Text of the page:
Fijian women collectively challenged their double colonization since the 1900s. Indentured women workers pioneered “embryonic agitations” (evidenced through strikes, physical confrontations, and written petitions) against exploitative colonial officials and Indian overseers. The 1920s saw a shift in the nature of women’s activism towards a discourse of economic empowerment, with the rise of indigenous organic organizations like Qele ni Ruve. This period was followed by the transcultural platform of the Pan-Pacific and Southeast Asian Women’s Association in the 1940s and the contemporary women’s movement of the 1960s led by the Fiji Young Women’s Christian Association. The latter was marked by convergences with and divergences from transnational discourses. The focus-feminisms of the 1980s brought human rights to the forefront of women’s activism. This phase has continued until the present day, although there is now an emphasis on peace and reconciliation in post-coup Fiji.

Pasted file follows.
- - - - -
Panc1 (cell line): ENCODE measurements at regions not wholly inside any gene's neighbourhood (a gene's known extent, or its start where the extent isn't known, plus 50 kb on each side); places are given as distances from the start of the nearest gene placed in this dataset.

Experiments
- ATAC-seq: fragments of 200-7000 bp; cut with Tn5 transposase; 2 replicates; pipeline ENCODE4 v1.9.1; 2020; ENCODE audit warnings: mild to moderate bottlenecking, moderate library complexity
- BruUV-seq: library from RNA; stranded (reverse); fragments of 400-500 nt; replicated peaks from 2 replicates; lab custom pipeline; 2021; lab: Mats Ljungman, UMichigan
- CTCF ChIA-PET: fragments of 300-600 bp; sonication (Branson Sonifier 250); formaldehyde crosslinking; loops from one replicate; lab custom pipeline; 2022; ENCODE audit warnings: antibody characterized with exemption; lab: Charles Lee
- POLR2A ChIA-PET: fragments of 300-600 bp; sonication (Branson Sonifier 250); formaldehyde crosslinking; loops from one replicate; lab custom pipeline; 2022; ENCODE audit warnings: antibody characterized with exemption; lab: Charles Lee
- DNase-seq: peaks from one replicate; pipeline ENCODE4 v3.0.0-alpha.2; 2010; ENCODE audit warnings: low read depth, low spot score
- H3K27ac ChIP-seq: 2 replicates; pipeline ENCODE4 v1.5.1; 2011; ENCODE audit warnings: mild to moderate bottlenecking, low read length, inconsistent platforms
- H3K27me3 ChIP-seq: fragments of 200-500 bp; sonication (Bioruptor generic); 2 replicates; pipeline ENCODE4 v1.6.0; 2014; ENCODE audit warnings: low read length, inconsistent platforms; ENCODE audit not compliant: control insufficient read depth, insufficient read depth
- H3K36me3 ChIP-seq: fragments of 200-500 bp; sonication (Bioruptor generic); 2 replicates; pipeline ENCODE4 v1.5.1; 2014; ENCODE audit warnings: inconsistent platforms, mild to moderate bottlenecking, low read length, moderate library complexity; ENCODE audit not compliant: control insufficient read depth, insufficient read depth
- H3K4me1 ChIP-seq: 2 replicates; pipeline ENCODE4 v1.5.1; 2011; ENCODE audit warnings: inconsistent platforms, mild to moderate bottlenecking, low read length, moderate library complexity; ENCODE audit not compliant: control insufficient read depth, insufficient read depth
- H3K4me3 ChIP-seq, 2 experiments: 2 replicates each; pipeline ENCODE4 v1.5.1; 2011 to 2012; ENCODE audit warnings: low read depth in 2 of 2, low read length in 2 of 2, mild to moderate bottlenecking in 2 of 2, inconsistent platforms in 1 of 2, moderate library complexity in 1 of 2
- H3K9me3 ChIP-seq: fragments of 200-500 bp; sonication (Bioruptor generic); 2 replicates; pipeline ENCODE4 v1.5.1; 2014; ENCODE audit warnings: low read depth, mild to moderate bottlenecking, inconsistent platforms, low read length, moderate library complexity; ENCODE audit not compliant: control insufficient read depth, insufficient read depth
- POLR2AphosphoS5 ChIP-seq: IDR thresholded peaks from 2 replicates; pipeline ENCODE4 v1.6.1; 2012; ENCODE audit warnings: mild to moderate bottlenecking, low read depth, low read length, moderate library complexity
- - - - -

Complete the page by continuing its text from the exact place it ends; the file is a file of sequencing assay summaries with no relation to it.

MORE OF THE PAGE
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pp. 115-143
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